What a difference a year makes - Marcus Dunn, eight, enjoys Christmas with his family 12 months after cancer diagnosis
- Credit: Archant
Last December, Marcus Dunn's life hung in the balance.
His heartbroken family sat by his hospital bedside, told by doctors to say their goodbyes, as, in a coma, he battled against the high risk acute lymphoblastic leukaemia he had been diagnosed with days earlier.
And when doctors were able to finally bring him round, Marcus, who is now eight, spent Christmas Day in hospital totally blind, the disease having robbed him of his sight.
But one year on, the remarkable little boy has defied doctors' expectations, undergoing gruelling treatment to bring the aggressive cancer under control.
And this year, Marcus, who now has partial sight in one eye, was able to celebrate a normal family Christmas with mum Barbara, dad David and brothers Toby, 13, and Ollie, 10, at their Wicklewood home, a milestone they feared they would not see.
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Mr and Mrs Dunn said: 'This Christmas has been emotional for us as a family as we never thought Marcus would make it this far. Last Christmas holds very painful memories as his life was held in the balance and we spent it in Great Ormond Street Hospital, where we remained in hospital until March.'
They said the effects of the disease had been 'life changing', but described Marcus as 'a little warrior'.
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'His cancer is under control at the moment although he requires daily chemotherapy and weekly blood tests and will do until April 2018,' they said. 'Unfortunately, the effects of his leukaemia have been life changing and he has been left blind in one eye and visually impaired in the other, with no 3D vision.'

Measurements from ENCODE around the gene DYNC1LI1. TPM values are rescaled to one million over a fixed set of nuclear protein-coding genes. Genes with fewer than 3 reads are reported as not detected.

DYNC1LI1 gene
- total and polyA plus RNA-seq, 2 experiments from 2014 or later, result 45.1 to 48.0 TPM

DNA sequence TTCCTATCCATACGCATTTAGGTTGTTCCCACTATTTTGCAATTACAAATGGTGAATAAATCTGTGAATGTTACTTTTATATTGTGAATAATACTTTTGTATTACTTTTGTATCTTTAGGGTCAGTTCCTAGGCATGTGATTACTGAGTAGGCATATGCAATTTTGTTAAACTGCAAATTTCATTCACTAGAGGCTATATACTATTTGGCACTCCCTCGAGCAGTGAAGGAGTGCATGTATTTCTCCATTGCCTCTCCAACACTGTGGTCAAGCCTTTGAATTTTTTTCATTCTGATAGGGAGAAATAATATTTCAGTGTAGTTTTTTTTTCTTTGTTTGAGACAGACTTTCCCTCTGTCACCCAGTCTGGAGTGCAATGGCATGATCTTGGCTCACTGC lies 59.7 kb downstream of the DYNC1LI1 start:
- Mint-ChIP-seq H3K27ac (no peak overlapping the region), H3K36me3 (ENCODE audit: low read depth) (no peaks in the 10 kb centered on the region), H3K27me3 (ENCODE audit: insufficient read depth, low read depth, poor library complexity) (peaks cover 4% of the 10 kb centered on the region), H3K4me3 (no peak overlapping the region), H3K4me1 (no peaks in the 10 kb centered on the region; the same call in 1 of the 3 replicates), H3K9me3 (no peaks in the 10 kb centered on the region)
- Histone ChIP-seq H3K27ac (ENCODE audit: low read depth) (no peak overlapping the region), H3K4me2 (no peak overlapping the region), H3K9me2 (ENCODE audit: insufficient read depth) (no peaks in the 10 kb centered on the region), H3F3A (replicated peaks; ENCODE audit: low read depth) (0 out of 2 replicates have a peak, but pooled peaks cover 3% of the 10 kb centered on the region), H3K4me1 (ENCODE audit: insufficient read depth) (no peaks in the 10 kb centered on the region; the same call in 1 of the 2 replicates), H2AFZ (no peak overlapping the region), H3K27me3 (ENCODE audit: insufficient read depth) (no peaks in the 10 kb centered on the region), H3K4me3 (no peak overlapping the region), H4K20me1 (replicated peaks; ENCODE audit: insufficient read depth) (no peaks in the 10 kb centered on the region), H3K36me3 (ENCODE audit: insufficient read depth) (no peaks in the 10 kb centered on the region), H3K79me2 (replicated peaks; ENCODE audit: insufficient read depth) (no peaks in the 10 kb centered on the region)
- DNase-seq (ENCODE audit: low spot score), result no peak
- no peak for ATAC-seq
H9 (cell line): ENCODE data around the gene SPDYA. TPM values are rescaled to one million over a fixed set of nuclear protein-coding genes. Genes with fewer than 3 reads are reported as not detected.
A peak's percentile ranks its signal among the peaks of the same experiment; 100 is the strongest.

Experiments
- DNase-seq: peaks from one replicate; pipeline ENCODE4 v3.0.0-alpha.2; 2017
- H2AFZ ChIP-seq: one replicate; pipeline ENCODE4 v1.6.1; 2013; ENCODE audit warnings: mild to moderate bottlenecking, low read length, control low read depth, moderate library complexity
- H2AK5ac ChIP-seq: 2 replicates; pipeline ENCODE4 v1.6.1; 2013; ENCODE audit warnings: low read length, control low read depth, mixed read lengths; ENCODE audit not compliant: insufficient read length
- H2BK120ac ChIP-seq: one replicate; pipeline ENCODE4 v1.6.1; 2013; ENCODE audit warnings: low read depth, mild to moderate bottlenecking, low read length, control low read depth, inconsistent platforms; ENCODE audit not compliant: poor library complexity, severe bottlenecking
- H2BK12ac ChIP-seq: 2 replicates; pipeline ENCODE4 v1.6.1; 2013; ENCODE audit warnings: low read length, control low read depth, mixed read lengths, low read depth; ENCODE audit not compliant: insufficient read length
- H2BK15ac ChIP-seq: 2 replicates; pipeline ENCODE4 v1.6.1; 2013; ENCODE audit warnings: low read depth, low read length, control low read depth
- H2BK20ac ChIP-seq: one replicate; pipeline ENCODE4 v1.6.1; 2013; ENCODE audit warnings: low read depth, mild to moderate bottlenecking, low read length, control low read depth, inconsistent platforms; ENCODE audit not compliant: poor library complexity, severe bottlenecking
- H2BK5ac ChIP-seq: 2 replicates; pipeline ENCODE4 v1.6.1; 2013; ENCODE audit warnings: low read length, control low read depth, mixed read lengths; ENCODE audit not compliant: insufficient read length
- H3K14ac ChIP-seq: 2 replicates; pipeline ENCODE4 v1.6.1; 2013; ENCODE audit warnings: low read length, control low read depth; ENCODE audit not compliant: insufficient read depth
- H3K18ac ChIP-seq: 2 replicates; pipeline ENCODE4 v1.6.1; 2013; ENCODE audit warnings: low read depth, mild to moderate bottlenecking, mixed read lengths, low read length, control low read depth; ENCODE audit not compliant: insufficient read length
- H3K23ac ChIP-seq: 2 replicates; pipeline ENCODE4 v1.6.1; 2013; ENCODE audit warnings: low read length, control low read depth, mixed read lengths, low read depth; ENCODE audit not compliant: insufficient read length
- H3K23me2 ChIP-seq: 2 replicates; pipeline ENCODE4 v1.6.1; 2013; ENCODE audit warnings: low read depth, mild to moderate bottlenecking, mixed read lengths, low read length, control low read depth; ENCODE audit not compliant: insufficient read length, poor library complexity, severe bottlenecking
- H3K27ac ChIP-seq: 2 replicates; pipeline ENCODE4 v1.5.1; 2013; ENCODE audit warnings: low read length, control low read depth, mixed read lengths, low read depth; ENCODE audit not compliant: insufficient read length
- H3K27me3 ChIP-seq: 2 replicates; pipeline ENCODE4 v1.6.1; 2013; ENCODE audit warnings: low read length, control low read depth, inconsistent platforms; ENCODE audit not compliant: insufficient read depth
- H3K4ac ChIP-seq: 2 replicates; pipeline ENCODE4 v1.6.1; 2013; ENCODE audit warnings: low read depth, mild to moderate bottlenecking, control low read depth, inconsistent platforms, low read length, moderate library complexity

But Marcus has made such incredible progress that in April he started to rejoin his classmates, and started year three at Robert Kett Primary School in September.
Mrs Dunn said: 'The school have been so supportive to him, even learning how to manage the nasal gastric tube he had at the time to feed him.
'They have made many adjustments around the school to make it safe for him as a visually impaired child to maintain a normal school day.'
She said the school had also supported older brother Ollie, helping the family cope with the 'huge emotional strain'.
Marcus' school friends and teachers even raised more than £400 for the Children with Cancer and Leukaemia Group with a Christmas jumper day in December.
The children enjoyed carols, Christmas games and parties to raise the cash.
Robert Kett headteacher Alison Clarke said: 'Marcus is a joy to have in school and we know that what we have done today to raise funds will be of great help to those children and families like Marcus.'
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